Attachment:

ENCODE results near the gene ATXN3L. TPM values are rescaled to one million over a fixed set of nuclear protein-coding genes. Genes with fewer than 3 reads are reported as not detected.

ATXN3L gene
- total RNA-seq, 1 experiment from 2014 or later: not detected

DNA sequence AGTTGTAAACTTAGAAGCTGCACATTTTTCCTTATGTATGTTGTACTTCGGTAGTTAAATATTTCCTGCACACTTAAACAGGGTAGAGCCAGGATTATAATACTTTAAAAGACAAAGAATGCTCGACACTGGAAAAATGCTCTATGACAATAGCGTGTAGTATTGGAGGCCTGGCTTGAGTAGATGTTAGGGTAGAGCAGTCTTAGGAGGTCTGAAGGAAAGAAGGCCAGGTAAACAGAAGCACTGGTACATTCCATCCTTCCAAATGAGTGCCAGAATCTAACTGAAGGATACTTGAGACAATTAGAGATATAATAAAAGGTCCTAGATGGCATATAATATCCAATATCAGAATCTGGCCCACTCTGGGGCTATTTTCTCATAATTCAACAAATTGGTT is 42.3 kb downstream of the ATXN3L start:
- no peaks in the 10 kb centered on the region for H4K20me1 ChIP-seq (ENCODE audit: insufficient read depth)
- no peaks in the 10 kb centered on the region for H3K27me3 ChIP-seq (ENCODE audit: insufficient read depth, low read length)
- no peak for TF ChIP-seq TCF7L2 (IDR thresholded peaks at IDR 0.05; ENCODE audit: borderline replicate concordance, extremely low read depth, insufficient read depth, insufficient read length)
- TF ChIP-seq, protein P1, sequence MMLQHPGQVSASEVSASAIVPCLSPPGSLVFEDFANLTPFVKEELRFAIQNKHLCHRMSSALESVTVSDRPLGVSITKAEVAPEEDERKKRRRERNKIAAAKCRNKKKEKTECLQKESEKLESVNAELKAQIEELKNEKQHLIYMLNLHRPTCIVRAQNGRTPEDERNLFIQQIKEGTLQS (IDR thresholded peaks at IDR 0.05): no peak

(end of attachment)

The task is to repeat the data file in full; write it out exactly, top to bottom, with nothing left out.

ENCODE results near the gene ATXN3L. TPM values are rescaled to one million over a fixed set of nuclear protein-coding genes. Genes with fewer than 3 reads are reported as not detected.

ATXN3L gene
- total RNA-seq, 1 experiment from 2014 or later: not detected

DNA sequence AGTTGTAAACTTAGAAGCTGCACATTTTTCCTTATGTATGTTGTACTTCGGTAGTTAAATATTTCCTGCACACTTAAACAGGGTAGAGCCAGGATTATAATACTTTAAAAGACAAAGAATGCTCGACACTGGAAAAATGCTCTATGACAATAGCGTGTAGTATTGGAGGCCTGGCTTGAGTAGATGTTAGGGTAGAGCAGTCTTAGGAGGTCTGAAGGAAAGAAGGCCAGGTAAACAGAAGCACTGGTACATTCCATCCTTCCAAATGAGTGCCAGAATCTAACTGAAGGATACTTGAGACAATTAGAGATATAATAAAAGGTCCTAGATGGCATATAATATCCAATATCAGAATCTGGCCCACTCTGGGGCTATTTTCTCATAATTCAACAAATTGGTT is 42.3 kb downstream of the ATXN3L start:
- no peaks in the 10 kb centered on the region for H4K20me1 ChIP-seq (ENCODE audit: insufficient read depth)
- no peaks in the 10 kb centered on the region for H3K27me3 ChIP-seq (ENCODE audit: insufficient read depth, low read length)
- no peak for TF ChIP-seq TCF7L2 (IDR thresholded peaks at IDR 0.05; ENCODE audit: borderline replicate concordance, extremely low read depth, insufficient read depth, insufficient read length)
- TF ChIP-seq, protein P1, sequence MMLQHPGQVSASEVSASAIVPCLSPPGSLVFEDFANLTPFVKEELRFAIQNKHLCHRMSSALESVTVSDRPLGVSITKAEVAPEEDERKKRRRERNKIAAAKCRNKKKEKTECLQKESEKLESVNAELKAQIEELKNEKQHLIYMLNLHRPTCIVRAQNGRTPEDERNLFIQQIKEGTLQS (IDR thresholded peaks at IDR 0.05): no peak